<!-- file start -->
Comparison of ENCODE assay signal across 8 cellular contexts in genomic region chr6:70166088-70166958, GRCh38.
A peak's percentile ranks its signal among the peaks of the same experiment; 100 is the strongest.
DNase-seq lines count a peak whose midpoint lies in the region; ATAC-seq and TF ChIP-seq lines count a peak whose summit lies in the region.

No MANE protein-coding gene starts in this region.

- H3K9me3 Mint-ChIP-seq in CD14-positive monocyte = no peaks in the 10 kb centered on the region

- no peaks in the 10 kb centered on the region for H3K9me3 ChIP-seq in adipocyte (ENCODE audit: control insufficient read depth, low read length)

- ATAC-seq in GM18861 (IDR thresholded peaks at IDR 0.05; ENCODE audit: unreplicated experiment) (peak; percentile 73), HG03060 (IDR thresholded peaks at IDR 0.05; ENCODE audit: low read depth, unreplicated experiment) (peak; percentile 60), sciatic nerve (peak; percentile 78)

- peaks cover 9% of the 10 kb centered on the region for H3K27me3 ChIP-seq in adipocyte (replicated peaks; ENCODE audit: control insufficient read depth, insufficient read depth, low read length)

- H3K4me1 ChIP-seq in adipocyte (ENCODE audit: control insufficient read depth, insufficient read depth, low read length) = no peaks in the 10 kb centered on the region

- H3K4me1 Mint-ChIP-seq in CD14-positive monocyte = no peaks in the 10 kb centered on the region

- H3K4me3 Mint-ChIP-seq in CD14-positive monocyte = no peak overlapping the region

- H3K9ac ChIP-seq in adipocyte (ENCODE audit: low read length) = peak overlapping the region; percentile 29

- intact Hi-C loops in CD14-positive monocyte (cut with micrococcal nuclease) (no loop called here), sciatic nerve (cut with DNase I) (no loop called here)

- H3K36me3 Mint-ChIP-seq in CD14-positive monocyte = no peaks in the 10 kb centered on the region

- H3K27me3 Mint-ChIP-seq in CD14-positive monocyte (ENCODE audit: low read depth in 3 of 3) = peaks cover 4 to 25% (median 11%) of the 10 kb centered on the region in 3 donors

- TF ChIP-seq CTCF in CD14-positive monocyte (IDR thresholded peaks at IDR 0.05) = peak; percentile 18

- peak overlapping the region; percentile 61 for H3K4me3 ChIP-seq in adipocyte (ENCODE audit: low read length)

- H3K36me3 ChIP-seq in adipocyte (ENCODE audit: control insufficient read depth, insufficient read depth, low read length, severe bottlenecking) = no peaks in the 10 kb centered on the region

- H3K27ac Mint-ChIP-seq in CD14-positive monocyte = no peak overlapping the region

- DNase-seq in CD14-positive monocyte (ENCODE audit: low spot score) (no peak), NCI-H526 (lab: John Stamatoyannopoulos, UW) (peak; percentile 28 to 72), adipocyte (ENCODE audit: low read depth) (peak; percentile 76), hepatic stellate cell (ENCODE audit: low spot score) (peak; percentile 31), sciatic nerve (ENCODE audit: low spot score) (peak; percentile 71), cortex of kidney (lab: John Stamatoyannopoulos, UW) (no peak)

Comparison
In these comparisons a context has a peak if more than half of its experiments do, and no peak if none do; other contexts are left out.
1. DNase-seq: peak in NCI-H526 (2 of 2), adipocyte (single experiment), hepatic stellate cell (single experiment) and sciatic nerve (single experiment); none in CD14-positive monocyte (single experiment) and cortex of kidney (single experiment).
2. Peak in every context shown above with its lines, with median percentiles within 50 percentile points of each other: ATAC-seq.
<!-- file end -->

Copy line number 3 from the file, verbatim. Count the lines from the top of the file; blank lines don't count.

DNase-seq lines count a peak whose midpoint lies in the region; ATAC-seq and TF ChIP-seq lines count a peak whose summit lies in the region.